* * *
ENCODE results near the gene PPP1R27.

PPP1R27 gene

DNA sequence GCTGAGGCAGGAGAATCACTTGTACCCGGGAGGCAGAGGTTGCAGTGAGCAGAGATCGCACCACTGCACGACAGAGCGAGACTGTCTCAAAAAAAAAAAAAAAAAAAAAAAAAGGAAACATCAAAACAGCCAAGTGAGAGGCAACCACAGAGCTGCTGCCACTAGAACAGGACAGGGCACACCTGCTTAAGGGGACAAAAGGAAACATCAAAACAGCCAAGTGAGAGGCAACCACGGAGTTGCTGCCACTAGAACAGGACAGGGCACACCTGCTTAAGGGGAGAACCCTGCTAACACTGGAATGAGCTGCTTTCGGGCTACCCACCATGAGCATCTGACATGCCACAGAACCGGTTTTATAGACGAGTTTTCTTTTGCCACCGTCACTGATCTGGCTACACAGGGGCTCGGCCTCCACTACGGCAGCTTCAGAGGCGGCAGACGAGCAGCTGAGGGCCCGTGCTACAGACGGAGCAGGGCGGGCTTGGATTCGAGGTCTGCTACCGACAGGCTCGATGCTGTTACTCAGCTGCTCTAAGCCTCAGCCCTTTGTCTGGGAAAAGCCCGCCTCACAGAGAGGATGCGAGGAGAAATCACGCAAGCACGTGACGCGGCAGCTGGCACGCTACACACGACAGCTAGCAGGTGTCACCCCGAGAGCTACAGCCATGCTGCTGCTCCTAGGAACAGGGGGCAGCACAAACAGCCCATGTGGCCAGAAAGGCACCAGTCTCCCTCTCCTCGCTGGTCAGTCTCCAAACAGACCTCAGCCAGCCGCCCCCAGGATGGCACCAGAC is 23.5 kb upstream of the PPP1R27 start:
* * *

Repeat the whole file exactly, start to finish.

ENCODE results near the gene PPP1R27.

PPP1R27 gene

DNA sequence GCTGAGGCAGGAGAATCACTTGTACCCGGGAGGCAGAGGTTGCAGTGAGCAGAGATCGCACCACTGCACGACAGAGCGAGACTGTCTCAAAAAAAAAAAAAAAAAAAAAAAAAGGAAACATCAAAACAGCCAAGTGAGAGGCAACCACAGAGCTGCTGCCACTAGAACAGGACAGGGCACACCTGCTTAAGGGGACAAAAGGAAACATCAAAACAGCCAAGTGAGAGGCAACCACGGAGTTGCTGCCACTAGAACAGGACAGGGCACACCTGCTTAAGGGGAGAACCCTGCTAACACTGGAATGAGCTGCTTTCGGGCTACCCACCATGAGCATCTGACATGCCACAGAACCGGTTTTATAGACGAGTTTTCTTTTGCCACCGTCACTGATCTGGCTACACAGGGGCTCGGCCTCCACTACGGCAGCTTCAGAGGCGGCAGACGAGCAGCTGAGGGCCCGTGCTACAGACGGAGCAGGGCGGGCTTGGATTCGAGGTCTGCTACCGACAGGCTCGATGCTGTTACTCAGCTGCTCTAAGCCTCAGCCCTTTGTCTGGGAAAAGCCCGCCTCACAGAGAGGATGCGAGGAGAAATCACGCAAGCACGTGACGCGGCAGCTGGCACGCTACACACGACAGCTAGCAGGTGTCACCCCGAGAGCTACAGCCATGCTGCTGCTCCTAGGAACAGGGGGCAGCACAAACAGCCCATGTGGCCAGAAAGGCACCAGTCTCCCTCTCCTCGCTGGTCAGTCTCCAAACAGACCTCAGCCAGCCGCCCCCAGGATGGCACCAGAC is 23.5 kb upstream of the PPP1R27 start: